From Rolling Stone to Showtime16 years, 9 months ago
Entertainment PR specialist Stuart Zakim has promoted movies, magazines and now a TV network. In this piece he tells us about some of the key campaigns in his career.
Throughout my career, I’ve practiced public relations in the media and entertainment sector and work with and provide counsel to some of the industry’s top leaders and icons.
I have worked for high profile media executives like Christie Hefner of Playboy, Jann Wenner, owner of Rolling Stone and Us Weekly and Bonnie Fuller, arguably one of the best known and successful magazine editors, at both Us Weekly and Star magazines, spent 20 years in the motion picture industry and now, exploring the world of premium television with Showtime Networks. One could say it’s the "Trifecta" – film, magazines and cable television – of entertainment PR.
Below are a few highlights.
Perception And Reality
It was 1987 and Rolling Stone was about to come of age as a magazine and celebrate its 20th anniversary. The magazine was respected for its journalistic heritage and its collection of stellar contributing editors.
One area that the magazine wasn’t growing in, however, was in advertising sales. The core categories – music, alcohol and consumer electronics – were not driving the kind of revenues to bring the magazine to the next level. Efforts to expand the advertising base with new categories – automobiles, fashion, personal grooming and others, hadn’t been successful. There was a perception in the ad marketplace that the magazine’s readers were essentially 1.4 million aging hippies with no significant discretionary income to spend on their products.
To diffuse that perception, it was attacked on two fronts. The first was through a series of trade advertisements which tackled this issue head on. In a variety of double page ads, this campaign, "Perception/Reality" gave information about their readers that was cleverly presented and contrasted. For example, one execution had the word ‘perception’ above a roach clip, and ‘reality’ above a money clip targeted to financial services advertisers. Another had ‘perception’ above a peace sign, ‘reality’ over a Mercedes-Benz logo targeted to import automobile advertisers.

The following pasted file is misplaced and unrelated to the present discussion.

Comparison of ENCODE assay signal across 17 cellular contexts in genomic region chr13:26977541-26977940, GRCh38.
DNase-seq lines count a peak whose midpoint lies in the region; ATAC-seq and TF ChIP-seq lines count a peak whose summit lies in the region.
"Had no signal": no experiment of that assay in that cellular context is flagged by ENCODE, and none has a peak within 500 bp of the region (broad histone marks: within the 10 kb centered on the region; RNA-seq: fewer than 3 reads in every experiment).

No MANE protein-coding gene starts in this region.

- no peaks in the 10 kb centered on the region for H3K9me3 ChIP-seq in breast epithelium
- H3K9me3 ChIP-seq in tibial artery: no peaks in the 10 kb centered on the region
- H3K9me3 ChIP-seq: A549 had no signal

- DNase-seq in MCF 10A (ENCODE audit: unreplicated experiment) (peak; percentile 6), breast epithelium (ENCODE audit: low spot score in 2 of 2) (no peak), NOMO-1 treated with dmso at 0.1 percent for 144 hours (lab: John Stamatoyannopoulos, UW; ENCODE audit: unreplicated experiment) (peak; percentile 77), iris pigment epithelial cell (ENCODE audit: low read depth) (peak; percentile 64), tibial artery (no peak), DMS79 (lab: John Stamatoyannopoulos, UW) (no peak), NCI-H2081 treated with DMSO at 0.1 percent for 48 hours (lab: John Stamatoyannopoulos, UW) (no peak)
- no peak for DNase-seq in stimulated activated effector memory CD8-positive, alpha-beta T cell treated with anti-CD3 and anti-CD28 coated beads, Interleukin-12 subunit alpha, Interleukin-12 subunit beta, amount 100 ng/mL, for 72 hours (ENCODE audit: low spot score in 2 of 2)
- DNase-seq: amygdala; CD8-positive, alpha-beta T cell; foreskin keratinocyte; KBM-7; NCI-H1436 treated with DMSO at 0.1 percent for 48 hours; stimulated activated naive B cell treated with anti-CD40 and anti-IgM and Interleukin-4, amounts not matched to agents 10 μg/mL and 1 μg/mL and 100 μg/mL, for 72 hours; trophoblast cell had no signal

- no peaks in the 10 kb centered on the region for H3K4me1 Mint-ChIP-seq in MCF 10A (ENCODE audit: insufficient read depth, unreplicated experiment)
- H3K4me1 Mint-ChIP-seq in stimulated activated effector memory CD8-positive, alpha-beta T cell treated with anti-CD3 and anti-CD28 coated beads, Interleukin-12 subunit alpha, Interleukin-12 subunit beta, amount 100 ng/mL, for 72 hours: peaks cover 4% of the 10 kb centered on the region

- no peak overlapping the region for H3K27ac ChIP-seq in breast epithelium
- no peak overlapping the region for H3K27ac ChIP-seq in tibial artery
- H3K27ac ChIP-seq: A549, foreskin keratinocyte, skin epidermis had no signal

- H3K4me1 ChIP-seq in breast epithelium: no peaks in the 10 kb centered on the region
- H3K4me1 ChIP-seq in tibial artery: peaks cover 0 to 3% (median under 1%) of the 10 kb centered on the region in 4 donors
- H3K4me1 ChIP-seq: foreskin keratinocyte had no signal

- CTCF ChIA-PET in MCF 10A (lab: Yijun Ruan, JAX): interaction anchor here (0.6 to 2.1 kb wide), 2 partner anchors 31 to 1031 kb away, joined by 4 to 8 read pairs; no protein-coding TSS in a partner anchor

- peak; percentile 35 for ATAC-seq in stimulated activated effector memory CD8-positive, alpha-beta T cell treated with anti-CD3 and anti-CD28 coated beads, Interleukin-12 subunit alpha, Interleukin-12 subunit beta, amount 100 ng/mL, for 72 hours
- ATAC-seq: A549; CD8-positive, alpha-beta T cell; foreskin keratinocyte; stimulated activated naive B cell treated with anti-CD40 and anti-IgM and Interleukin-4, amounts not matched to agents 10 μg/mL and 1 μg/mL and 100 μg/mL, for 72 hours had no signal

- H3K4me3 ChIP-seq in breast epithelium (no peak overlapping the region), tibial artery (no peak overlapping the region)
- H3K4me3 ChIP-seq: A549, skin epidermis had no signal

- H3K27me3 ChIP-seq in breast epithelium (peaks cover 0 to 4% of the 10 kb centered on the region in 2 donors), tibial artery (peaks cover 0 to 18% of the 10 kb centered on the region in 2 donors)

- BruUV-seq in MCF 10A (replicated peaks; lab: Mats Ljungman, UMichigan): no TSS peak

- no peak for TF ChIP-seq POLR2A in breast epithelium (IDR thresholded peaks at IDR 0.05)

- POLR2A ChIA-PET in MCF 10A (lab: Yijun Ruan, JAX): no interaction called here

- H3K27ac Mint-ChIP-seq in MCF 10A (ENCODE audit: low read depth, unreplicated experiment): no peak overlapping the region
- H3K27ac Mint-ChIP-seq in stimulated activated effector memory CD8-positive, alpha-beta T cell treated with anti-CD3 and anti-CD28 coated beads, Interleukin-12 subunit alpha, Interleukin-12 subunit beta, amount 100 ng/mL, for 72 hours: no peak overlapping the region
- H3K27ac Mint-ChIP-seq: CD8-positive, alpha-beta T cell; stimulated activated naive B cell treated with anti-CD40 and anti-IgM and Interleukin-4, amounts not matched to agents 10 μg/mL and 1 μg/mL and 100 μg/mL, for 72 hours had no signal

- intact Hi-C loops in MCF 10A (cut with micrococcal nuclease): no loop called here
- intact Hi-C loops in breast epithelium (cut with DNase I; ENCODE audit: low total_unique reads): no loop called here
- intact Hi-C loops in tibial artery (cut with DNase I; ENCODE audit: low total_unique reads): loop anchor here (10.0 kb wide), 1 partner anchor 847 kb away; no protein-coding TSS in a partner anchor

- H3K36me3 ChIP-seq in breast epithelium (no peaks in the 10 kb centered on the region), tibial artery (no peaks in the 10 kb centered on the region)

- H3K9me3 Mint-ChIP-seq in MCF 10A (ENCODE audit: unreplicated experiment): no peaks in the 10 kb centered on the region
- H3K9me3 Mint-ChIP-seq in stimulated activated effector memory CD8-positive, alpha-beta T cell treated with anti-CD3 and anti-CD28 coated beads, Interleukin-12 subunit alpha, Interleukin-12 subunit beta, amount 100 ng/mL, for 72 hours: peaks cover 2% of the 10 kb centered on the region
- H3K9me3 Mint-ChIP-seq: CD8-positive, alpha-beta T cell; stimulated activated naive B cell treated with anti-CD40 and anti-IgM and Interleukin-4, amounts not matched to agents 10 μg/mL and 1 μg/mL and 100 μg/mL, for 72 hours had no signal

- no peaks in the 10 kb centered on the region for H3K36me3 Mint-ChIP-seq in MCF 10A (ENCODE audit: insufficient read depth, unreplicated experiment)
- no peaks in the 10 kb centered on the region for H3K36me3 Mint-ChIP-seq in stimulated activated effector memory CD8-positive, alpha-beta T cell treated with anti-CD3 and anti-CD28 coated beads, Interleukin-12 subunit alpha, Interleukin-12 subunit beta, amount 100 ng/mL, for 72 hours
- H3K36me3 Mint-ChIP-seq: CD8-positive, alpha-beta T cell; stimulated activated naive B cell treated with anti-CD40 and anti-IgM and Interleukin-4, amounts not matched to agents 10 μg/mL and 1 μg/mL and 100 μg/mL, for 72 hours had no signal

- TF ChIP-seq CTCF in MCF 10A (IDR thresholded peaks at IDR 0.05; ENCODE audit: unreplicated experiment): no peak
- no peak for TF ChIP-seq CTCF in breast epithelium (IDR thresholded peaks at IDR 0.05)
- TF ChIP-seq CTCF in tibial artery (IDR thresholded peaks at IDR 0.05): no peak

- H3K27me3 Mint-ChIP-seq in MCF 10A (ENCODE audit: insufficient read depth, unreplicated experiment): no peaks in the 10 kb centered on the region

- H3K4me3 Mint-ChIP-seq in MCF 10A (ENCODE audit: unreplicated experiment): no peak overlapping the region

This messaging was reinforced through all the public relations activities timed to the 20th anniversary. Editor in Chief Jann Wenner, who was the centerpiece of the PR campaign, was positioned strategically as no longer the legendary bad boy of publishing but as a visionary in the magazine world.
From major profiles in credible print outlets such as the New York Times to Advertising Age, to an in depth profile on CBS News and a two-hour special with a superstar lineup on ABC, the power of Wenner and the Rolling Stone brand was seen as the major vehicle to reach the very large and influential baby boomer audience.
The campaign successfully repositioned the magazine, which twenty years later, continues to see, strong growth in ad sales, circulation and prestige.
I returned to Wenner Media many years later to help reposition another magazine, Us Weekly. To meet the challenge of keeping pace with the rapidly growing public obsession with celebrity news and compete with People magazine, Us changed its frequency from a monthly to a weekly. A year into the change, the magazine was struggling in advertising and circulation and draining a lot of Wenner’s financial resources while People continued to outsell Us in every area of the business.
He had a solution to this problem - entering a partnership with the Walt Disney Company, which was injecting much needed cash in exchange for a 50% ownership of Us Weekly - and asked me to come back to oversee the media relations for the announcement.
The irony of Rolling Stone editor Jann Wenner going into business with the Walt Disney company – Mickey and the family values it represented – was lost on none of the media. To accommodate the high press interest in this announcement, we chose the set at ABC’s Good Morning American studios (another Disney "cast member") to host a press conference in which Disney’s Michael Eisner would attend along with Wenner. The story received extensive coverage in the business and entertainment media and the shot of Eisner and Wenner at the table made the front page of the NY Times Business Section.